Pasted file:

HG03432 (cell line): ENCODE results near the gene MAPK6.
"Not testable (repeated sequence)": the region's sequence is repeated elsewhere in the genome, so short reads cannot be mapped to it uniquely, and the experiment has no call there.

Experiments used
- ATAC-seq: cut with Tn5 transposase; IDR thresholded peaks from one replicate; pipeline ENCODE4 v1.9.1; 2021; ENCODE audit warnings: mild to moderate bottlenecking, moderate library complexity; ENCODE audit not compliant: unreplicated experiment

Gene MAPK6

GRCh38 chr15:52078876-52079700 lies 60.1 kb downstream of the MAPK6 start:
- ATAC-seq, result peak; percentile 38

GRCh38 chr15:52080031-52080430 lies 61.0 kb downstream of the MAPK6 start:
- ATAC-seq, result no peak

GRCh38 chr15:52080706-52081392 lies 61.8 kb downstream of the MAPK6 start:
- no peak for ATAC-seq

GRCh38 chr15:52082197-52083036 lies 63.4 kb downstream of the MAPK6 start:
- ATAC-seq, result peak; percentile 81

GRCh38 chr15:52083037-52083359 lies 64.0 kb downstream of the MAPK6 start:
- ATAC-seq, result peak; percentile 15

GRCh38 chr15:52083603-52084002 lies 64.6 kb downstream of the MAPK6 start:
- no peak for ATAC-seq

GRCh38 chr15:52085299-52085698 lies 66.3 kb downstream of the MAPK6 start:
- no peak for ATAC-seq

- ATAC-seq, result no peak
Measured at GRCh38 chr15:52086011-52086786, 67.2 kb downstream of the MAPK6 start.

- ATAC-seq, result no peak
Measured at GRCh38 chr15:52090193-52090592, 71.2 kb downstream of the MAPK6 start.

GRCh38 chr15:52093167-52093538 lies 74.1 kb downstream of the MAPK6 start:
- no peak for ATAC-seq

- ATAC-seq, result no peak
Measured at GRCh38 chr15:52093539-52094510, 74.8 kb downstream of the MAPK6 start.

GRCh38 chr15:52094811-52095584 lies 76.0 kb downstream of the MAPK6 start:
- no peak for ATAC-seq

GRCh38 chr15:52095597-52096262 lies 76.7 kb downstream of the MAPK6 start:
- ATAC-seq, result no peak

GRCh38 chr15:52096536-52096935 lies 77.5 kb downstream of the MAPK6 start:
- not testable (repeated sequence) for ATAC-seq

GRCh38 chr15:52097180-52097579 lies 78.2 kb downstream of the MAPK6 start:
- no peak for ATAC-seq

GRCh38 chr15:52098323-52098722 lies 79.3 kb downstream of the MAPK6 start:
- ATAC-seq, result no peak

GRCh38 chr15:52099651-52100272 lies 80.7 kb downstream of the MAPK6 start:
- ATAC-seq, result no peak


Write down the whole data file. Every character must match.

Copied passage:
HG03432 (cell line): ENCODE results near the gene MAPK6.
"Not testable (repeated sequence)": the region's sequence is repeated elsewhere in the genome, so short reads cannot be mapped to it uniquely, and the experiment has no call there.

Experiments used
- ATAC-seq: cut with Tn5 transposase; IDR thresholded peaks from one replicate; pipeline ENCODE4 v1.9.1; 2021; ENCODE audit warnings: mild to moderate bottlenecking, moderate library complexity; ENCODE audit not compliant: unreplicated experiment

Gene MAPK6

GRCh38 chr15:52078876-52079700 lies 60.1 kb downstream of the MAPK6 start:
- ATAC-seq, result peak; percentile 38

GRCh38 chr15:52080031-52080430 lies 61.0 kb downstream of the MAPK6 start:
- ATAC-seq, result no peak

GRCh38 chr15:52080706-52081392 lies 61.8 kb downstream of the MAPK6 start:
- no peak for ATAC-seq

GRCh38 chr15:52082197-52083036 lies 63.4 kb downstream of the MAPK6 start:
- ATAC-seq, result peak; percentile 81

GRCh38 chr15:52083037-52083359 lies 64.0 kb downstream of the MAPK6 start:
- ATAC-seq, result peak; percentile 15

GRCh38 chr15:52083603-52084002 lies 64.6 kb downstream of the MAPK6 start:
- no peak for ATAC-seq

GRCh38 chr15:52085299-52085698 lies 66.3 kb downstream of the MAPK6 start:
- no peak for ATAC-seq

- ATAC-seq, result no peak
Measured at GRCh38 chr15:52086011-52086786, 67.2 kb downstream of the MAPK6 start.

- ATAC-seq, result no peak
Measured at GRCh38 chr15:52090193-52090592, 71.2 kb downstream of the MAPK6 start.

GRCh38 chr15:52093167-52093538 lies 74.1 kb downstream of the MAPK6 start:
- no peak for ATAC-seq

- ATAC-seq, result no peak
Measured at GRCh38 chr15:52093539-52094510, 74.8 kb downstream of the MAPK6 start.

GRCh38 chr15:52094811-52095584 lies 76.0 kb downstream of the MAPK6 start:
- no peak for ATAC-seq

GRCh38 chr15:52095597-52096262 lies 76.7 kb downstream of the MAPK6 start:
- ATAC-seq, result no peak

GRCh38 chr15:52096536-52096935 lies 77.5 kb downstream of the MAPK6 start:
- not testable (repeated sequence) for ATAC-seq

GRCh38 chr15:52097180-52097579 lies 78.2 kb downstream of the MAPK6 start:
- no peak for ATAC-seq

GRCh38 chr15:52098323-52098722 lies 79.3 kb downstream of the MAPK6 start:
- ATAC-seq, result no peak

GRCh38 chr15:52099651-52100272 lies 80.7 kb downstream of the MAPK6 start:
- ATAC-seq, result no peak